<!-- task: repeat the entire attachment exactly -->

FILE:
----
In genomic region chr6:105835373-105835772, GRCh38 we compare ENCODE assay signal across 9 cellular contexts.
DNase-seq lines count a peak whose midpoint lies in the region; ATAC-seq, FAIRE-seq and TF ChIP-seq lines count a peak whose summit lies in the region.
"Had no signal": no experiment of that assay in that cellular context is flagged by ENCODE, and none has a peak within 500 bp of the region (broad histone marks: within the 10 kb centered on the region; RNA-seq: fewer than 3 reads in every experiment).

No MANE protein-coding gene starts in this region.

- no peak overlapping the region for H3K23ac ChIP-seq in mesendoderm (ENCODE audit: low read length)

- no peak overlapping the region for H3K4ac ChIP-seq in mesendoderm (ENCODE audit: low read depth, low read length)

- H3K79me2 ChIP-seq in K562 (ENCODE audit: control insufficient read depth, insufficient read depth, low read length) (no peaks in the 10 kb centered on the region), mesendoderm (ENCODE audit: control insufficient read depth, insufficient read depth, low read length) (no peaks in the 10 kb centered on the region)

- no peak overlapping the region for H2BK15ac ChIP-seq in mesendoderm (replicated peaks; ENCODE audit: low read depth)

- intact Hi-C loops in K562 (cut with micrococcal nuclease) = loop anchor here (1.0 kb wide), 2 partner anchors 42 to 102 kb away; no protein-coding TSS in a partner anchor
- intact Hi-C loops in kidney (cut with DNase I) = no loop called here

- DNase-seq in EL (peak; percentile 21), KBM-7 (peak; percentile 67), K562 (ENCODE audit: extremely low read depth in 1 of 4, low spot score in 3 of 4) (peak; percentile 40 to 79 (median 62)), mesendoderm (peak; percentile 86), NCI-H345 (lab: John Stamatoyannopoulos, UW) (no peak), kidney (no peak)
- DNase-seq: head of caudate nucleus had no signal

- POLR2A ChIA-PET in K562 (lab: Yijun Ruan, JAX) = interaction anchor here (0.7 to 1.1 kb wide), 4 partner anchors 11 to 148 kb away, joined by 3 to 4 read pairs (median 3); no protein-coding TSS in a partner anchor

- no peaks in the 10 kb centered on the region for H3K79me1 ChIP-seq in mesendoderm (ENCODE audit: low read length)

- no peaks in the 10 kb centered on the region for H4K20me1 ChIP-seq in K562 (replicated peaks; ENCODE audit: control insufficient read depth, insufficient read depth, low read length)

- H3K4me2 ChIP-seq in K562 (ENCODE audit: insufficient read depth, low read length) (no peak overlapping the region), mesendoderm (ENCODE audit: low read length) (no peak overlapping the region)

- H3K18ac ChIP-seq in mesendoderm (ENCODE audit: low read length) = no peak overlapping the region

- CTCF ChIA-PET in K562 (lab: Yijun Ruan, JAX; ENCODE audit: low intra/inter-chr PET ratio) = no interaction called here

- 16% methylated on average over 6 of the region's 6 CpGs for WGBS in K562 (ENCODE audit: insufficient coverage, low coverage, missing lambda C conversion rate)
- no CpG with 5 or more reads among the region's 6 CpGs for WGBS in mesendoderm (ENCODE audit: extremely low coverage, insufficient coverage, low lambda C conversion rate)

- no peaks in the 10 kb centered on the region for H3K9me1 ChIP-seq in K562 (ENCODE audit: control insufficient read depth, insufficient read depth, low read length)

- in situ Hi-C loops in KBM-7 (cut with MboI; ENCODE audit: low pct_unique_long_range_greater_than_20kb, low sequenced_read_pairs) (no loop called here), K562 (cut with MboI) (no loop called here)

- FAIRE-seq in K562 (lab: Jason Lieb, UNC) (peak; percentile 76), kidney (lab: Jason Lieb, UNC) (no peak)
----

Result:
In genomic region chr6:105835373-105835772, GRCh38 we compare ENCODE assay signal across 9 cellular contexts.
DNase-seq lines count a peak whose midpoint lies in the region; ATAC-seq, FAIRE-seq and TF ChIP-seq lines count a peak whose summit lies in the region.
"Had no signal": no experiment of that assay in that cellular context is flagged by ENCODE, and none has a peak within 500 bp of the region (broad histone marks: within the 10 kb centered on the region; RNA-seq: fewer than 3 reads in every experiment).

No MANE protein-coding gene starts in this region.

- no peak overlapping the region for H3K23ac ChIP-seq in mesendoderm (ENCODE audit: low read length)

- no peak overlapping the region for H3K4ac ChIP-seq in mesendoderm (ENCODE audit: low read depth, low read length)

- H3K79me2 ChIP-seq in K562 (ENCODE audit: control insufficient read depth, insufficient read depth, low read length) (no peaks in the 10 kb centered on the region), mesendoderm (ENCODE audit: control insufficient read depth, insufficient read depth, low read length) (no peaks in the 10 kb centered on the region)

- no peak overlapping the region for H2BK15ac ChIP-seq in mesendoderm (replicated peaks; ENCODE audit: low read depth)

- intact Hi-C loops in K562 (cut with micrococcal nuclease) = loop anchor here (1.0 kb wide), 2 partner anchors 42 to 102 kb away; no protein-coding TSS in a partner anchor
- intact Hi-C loops in kidney (cut with DNase I) = no loop called here

- DNase-seq in EL (peak; percentile 21), KBM-7 (peak; percentile 67), K562 (ENCODE audit: extremely low read depth in 1 of 4, low spot score in 3 of 4) (peak; percentile 40 to 79 (median 62)), mesendoderm (peak; percentile 86), NCI-H345 (lab: John Stamatoyannopoulos, UW) (no peak), kidney (no peak)
- DNase-seq: head of caudate nucleus had no signal

- POLR2A ChIA-PET in K562 (lab: Yijun Ruan, JAX) = interaction anchor here (0.7 to 1.1 kb wide), 4 partner anchors 11 to 148 kb away, joined by 3 to 4 read pairs (median 3); no protein-coding TSS in a partner anchor

- no peaks in the 10 kb centered on the region for H3K79me1 ChIP-seq in mesendoderm (ENCODE audit: low read length)

- no peaks in the 10 kb centered on the region for H4K20me1 ChIP-seq in K562 (replicated peaks; ENCODE audit: control insufficient read depth, insufficient read depth, low read length)

- H3K4me2 ChIP-seq in K562 (ENCODE audit: insufficient read depth, low read length) (no peak overlapping the region), mesendoderm (ENCODE audit: low read length) (no peak overlapping the region)

- H3K18ac ChIP-seq in mesendoderm (ENCODE audit: low read length) = no peak overlapping the region

- CTCF ChIA-PET in K562 (lab: Yijun Ruan, JAX; ENCODE audit: low intra/inter-chr PET ratio) = no interaction called here

- 16% methylated on average over 6 of the region's 6 CpGs for WGBS in K562 (ENCODE audit: insufficient coverage, low coverage, missing lambda C conversion rate)
- no CpG with 5 or more reads among the region's 6 CpGs for WGBS in mesendoderm (ENCODE audit: extremely low coverage, insufficient coverage, low lambda C conversion rate)

- no peaks in the 10 kb centered on the region for H3K9me1 ChIP-seq in K562 (ENCODE audit: control insufficient read depth, insufficient read depth, low read length)

- in situ Hi-C loops in KBM-7 (cut with MboI; ENCODE audit: low pct_unique_long_range_greater_than_20kb, low sequenced_read_pairs) (no loop called here), K562 (cut with MboI) (no loop called here)

- FAIRE-seq in K562 (lab: Jason Lieb, UNC) (peak; percentile 76), kidney (lab: Jason Lieb, UNC) (no peak)